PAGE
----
The New York Times reports: In the violent flux of the Middle East, Khaled Meshal is one of the great survivors. Down the years other senior figures in Hamas, the Islamist militant group that resists Israel, have died in hotel rooms at the hands of Israeli assassins or been crushed by laser-guided missiles during the wars in Gaza.
Mr. Meshal, who spent his career shifting from one Arab capital to another, had his own close scrape: In 1997, a year after he became the leader of Hamas, Israeli spies sprayed poison into his ear on a street in Jordan, sending Mr. Meshal into a coma and setting off an angry diplomatic showdown between Jordan and Israel that ended with the delivery of a lifesaving antidote.
Now Mr. Meshal is stepping down as the senior leader, ending a 21-year reign during which Hamas grew into a formidable military force and also joined politics to rule Gaza for the past decade. Yet it has become an international pariah for its attacks on civilians.
Mr. Meshal’s parting shot is a new political document, released at a luxury hotel in Doha on Monday, that he is pitching as an attempt to pull Hamas from its isolation by presenting a friendlier face to the world.
A big part of that is its watering down of the anti-Semitic language of the original Hamas charter in 1988, with its talk of war between Arabs and Jews. “We are making it clear that ours is a liberation project — not about religion or the Jews,” Mr. Meshal said in an interview on Tuesday in Doha, his latest home.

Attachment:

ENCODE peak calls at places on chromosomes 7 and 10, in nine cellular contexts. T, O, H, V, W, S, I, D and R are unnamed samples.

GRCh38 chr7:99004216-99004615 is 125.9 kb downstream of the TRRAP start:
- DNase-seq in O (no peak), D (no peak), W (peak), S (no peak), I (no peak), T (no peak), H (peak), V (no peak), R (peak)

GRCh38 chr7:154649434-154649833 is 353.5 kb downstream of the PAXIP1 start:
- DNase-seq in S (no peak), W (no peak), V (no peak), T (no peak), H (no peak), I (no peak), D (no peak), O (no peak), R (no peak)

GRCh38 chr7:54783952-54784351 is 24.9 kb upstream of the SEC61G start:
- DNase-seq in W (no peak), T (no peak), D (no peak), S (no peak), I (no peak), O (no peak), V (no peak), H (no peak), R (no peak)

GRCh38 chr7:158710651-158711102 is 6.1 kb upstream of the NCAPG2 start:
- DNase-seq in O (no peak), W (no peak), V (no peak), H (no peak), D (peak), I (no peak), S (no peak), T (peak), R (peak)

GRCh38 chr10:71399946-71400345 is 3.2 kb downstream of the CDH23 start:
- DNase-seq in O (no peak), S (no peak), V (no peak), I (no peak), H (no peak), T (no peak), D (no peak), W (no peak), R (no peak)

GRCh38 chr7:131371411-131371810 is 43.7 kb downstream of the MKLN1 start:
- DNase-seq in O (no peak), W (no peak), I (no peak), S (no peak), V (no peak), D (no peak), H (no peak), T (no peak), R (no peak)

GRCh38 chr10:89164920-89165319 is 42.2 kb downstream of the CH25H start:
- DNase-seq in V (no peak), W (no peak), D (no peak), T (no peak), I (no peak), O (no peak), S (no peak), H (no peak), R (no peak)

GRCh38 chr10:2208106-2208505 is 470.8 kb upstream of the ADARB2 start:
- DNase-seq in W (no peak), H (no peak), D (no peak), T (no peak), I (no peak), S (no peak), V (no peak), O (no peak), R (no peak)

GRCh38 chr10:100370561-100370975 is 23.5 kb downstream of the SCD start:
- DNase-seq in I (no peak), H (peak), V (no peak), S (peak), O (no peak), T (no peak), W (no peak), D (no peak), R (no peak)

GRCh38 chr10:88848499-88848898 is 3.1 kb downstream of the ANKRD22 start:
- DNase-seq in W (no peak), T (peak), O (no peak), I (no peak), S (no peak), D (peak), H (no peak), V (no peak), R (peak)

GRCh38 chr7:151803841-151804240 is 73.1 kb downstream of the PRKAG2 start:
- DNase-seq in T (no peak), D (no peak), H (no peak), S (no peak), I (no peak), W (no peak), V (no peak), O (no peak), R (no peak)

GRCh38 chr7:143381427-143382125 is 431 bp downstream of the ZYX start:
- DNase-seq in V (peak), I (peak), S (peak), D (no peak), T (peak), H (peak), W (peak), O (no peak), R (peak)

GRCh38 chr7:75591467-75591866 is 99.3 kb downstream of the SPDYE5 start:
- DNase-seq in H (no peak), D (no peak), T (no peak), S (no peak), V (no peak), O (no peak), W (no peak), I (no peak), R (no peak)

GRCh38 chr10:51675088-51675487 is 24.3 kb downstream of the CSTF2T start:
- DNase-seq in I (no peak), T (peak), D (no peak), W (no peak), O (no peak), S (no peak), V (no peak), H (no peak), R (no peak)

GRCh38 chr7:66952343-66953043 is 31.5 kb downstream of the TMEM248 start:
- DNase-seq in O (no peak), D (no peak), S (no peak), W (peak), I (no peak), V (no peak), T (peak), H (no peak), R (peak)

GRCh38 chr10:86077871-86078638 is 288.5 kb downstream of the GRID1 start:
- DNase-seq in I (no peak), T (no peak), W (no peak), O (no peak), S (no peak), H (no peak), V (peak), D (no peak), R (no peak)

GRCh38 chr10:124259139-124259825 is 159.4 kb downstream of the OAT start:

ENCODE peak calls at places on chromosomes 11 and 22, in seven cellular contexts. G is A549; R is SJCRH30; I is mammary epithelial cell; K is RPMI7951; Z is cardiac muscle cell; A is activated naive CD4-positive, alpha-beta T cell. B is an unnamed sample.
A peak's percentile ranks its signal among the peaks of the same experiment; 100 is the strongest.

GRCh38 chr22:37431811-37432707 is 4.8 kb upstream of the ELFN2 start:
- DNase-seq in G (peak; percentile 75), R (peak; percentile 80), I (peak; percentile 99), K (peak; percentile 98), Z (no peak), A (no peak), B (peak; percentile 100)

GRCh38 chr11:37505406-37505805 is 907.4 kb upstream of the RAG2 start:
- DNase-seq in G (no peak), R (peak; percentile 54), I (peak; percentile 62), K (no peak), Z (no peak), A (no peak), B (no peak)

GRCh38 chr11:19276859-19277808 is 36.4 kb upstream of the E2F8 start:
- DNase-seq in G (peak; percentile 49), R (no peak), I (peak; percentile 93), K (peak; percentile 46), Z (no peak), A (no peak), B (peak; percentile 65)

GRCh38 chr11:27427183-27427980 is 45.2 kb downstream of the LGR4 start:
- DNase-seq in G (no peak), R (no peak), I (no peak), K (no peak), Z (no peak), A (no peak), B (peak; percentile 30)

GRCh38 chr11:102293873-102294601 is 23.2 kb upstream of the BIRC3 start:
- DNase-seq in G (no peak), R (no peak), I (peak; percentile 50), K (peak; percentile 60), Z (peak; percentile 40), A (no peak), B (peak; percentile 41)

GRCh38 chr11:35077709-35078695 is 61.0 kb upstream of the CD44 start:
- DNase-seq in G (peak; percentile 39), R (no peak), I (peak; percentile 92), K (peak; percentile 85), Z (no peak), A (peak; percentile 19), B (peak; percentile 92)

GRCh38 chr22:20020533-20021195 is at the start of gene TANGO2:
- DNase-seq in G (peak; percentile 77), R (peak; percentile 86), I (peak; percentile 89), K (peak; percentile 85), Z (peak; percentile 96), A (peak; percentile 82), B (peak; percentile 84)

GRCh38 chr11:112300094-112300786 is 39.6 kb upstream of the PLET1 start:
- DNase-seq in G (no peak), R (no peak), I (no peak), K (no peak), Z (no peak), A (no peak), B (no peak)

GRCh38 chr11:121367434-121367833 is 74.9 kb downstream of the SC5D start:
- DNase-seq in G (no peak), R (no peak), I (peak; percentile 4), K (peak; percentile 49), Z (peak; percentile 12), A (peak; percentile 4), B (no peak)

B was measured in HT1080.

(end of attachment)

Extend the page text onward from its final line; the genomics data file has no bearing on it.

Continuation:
His offer found few takers. Prime Minister Benjamin Netanyahu of Israel immediately rejected the overture as an exercise in insincerity. “Hamas is attempting to fool the world, but it will not succeed,” his spokesman said Monday. Hamas is loathed in Israel for bombings and rockets launched indiscriminately into civilian areas, and critics say the group spends too much money preparing for war and not enough on Gaza’s besieged residents.
The document was also greeted with silence by Western countries, a reflection of the fact that Hamas failed to bend on any of the factors that have caused it to be branded a terrorist organization — and has not even formally repudiated the 1988 charter, with its talk of “obliterating” Israel and creating an Islamic State on “every inch” of historic Palestine.
The failure to achieve even that cosmetic gesture offers a telling indication of how Hamas is hamstrung by its own deep-seated ambivalence toward reform, said Nathan Thrall, an analyst with the International Crisis Group who is based in Jerusalem, who noted that the original charter has long been a source of quiet embarrassment among more reform-minded Hamas leaders.
“On one hand, they are attempting to appeal to hard-liners by not giving up their core principles,’’ said Mr. Thrall, the author of a forthcoming book on the Israeli-Palestinian conflict, “The Only Language They Understand.’’
“On the other, people like Meshal were hoping the document could lead to openings with Sunni Arab states and the West. It attempts to please everyone, and in so doing pleases no one.” [Continue reading…]